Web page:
The reproductive decisions women make in their lifetimes are very intimate and personal. Decisions about contraception or whether or not to have children can be complicated. Yet those decisions can greatly affect women, their families and ways of life. Researchers are working to better understand reproductive decision-making and how to best support women in their reproductive rights.
Reproductive rights involve a whole spectrum of issues. They include the decision to have children, to family planning and contraception, abortion and assisted reproduction (help from a specialist to become pregnant), just to name a few. Reproductive rights are a part of human rights, says Sonya Borrero, MD, associate professor of medicine, University of Pittsburgh School of Medicine, and director, Pitt’s Center for Women’s Health Research and Innovation.
“We need comprehensive health care to ensure those human rights,” she says. “All individuals have the right to decide if, when and with whom they would like to have children.”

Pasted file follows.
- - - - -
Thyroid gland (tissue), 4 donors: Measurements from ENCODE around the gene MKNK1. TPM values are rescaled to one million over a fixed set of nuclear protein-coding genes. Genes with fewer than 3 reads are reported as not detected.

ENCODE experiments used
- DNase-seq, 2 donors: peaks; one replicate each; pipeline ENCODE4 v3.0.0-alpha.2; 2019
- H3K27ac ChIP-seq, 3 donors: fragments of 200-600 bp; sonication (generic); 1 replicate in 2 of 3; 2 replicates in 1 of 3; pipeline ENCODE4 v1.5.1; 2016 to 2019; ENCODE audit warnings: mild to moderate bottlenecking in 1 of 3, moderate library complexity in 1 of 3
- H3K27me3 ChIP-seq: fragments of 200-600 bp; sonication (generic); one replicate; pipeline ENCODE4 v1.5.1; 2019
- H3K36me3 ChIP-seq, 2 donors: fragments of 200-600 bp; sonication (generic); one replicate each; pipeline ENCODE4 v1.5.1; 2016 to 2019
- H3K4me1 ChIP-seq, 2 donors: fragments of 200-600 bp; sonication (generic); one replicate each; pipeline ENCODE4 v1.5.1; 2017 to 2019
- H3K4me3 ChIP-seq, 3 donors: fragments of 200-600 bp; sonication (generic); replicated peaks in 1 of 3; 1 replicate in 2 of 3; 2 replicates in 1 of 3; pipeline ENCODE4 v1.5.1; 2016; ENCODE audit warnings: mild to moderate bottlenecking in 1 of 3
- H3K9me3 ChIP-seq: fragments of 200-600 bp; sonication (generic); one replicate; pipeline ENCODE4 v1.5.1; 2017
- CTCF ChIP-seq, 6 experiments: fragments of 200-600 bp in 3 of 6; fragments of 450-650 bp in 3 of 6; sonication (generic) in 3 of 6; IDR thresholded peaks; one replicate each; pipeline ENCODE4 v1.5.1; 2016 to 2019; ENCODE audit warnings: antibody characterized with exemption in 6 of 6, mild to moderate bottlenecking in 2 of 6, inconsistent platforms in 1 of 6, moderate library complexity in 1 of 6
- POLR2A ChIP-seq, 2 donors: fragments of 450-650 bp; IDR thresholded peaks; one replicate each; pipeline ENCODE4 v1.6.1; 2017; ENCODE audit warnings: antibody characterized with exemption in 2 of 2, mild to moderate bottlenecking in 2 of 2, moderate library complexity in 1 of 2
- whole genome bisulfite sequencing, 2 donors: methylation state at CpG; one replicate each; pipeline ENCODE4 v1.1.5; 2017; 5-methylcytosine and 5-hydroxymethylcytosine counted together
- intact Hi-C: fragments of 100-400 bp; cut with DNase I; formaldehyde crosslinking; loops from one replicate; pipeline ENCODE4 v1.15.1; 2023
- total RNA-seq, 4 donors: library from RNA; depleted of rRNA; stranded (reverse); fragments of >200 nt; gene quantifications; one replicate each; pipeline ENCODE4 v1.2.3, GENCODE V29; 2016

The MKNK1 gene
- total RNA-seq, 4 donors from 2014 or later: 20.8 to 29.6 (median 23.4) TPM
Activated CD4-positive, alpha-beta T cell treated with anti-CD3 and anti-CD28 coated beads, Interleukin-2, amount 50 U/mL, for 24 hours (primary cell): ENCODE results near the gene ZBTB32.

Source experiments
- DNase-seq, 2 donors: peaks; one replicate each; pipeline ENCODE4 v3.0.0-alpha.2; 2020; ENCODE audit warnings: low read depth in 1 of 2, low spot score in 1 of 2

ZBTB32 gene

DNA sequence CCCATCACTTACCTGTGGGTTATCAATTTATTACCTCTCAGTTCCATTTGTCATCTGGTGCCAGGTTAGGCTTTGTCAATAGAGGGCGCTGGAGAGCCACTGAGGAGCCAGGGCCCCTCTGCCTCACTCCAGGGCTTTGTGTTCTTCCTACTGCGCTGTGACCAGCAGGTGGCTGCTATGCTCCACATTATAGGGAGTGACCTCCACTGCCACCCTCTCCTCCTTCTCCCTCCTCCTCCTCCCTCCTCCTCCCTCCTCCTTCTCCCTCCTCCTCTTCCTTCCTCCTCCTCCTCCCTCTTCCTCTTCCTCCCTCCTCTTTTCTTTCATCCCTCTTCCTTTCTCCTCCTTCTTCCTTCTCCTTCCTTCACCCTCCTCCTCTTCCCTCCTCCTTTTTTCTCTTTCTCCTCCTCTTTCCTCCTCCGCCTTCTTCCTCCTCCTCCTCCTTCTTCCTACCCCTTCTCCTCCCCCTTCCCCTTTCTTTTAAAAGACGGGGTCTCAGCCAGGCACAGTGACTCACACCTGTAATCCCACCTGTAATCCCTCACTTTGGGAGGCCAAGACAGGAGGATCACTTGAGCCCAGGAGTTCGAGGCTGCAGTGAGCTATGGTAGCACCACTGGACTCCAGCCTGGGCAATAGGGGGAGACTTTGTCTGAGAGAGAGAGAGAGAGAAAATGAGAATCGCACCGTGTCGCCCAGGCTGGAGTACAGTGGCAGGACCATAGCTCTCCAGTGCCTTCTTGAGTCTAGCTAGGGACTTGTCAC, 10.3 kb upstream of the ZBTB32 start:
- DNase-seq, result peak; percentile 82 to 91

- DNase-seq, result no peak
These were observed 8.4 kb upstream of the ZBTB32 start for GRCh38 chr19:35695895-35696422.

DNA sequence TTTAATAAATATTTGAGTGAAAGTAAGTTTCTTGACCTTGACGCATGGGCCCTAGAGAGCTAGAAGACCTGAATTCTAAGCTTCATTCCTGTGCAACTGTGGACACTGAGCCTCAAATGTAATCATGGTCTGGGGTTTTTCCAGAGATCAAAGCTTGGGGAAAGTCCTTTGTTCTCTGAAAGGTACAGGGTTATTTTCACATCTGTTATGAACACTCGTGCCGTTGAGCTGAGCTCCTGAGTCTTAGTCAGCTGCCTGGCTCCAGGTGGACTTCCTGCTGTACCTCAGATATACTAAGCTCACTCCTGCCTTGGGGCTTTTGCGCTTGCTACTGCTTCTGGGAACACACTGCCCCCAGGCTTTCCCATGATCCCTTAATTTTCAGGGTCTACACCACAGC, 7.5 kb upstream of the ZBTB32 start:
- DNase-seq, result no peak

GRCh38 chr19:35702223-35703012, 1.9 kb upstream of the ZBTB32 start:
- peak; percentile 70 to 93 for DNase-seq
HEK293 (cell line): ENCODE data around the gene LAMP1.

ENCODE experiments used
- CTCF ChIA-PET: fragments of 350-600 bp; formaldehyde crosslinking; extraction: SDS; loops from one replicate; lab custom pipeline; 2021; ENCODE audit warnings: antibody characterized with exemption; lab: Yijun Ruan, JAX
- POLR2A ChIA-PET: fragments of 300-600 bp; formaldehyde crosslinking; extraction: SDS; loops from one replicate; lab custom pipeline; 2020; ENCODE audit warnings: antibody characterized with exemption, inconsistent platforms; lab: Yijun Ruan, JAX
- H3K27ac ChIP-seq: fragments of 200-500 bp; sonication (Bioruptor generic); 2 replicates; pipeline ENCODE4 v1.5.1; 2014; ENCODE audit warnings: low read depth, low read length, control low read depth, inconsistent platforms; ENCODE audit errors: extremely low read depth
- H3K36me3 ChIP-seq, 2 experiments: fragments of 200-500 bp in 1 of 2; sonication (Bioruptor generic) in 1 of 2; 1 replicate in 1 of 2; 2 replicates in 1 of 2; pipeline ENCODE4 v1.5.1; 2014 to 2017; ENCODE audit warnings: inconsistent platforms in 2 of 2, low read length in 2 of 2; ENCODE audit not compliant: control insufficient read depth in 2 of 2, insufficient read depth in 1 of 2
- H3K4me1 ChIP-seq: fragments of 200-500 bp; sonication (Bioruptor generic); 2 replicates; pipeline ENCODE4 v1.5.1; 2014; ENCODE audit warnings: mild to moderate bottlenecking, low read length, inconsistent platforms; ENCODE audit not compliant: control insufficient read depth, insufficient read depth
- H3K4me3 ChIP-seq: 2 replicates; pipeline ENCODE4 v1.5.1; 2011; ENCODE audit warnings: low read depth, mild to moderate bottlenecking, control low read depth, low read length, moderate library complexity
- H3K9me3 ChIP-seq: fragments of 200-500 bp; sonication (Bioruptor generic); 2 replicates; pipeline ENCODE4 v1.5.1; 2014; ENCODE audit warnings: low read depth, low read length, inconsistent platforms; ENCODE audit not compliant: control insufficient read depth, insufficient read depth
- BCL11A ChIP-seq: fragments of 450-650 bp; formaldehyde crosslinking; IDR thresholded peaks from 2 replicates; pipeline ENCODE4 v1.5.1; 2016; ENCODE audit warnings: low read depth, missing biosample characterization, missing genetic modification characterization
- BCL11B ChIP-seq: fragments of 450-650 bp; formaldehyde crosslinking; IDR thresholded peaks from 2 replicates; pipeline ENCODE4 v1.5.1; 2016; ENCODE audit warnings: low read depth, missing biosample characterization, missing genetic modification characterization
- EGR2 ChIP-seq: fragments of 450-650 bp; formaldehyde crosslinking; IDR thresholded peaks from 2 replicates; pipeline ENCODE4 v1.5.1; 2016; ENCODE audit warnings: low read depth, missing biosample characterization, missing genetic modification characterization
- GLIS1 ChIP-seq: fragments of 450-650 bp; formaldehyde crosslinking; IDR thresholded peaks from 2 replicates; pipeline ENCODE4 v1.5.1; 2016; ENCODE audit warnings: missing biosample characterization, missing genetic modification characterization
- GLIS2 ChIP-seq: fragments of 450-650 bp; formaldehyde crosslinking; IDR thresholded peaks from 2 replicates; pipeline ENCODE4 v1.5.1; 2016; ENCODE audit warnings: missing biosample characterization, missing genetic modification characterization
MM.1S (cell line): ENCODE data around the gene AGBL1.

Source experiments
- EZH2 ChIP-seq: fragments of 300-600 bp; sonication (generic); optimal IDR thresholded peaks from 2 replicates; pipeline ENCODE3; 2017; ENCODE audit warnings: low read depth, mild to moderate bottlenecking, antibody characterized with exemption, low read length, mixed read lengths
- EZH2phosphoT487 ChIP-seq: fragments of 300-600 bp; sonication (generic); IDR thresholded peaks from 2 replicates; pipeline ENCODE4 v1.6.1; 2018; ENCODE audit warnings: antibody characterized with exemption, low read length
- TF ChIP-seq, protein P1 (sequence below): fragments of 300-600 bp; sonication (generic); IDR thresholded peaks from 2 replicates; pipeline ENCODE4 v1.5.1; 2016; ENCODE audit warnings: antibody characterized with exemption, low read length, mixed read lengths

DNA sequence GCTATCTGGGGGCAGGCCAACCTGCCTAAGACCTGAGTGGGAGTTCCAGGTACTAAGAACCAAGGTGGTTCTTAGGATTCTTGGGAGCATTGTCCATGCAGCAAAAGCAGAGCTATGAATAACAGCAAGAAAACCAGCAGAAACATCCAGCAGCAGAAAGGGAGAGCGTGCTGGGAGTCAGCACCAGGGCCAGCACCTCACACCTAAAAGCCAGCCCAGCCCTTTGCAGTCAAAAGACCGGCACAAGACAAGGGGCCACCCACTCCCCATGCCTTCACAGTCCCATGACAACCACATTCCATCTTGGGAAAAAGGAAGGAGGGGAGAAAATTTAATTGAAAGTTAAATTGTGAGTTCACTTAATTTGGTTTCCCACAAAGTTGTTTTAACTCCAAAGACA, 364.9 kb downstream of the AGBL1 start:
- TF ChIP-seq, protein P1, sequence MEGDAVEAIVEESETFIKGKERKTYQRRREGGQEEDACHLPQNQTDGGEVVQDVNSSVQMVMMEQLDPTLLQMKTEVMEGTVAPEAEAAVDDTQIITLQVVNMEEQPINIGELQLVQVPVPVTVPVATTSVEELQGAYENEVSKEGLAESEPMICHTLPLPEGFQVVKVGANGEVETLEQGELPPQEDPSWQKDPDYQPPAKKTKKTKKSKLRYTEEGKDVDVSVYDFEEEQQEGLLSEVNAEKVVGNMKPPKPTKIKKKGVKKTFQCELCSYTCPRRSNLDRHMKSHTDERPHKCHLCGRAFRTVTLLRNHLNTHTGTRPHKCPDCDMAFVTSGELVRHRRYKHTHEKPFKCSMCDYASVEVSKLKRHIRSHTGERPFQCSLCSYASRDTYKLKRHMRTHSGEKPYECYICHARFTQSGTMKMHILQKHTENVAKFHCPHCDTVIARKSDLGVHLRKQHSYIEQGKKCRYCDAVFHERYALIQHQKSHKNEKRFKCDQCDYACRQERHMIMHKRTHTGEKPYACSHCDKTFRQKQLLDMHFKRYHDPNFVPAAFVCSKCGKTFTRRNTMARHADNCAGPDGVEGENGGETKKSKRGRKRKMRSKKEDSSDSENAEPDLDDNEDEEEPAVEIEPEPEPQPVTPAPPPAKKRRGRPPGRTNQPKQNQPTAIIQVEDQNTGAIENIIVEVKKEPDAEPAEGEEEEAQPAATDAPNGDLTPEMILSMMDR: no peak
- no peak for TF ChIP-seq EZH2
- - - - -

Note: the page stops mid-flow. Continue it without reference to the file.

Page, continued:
Part of Dr. Borrero’s research has been focused on understanding some of the influences that might shape or complicate pregnancy decision-making, especially when the decisions do not conform to social norms. These influences can include relationship and family dynamics, financial status and many other factors. As a part of her research, Dr. Borrero started collecting stories from women in Pittsburgh about their reproductive decision-making. She realized that pregnancy is not always a yes-or-no decision for some people. The decision can be very complicated.
She says, “As a health care provider, we often have these ideas about how people ‘should’ be reproducing—for example, you should be in a stable financial situation, you should not be a teenager, etc. From a public health perspective, situations like economic instability or pregnancy in teens are associated with poorer outcomes. But these ‘shoulds’ aren’t necessarily a part of how men and women are evaluating reproduction in their own lives. For some folks, having a child even in the midst of job instability may also feel like the right time. As health care providers, our job is to inform women about all their options and any risks and help ensure that they are able to make decisions that line up with their values and priorities. We want to meet women where they are and then work with them to get where they want to be.”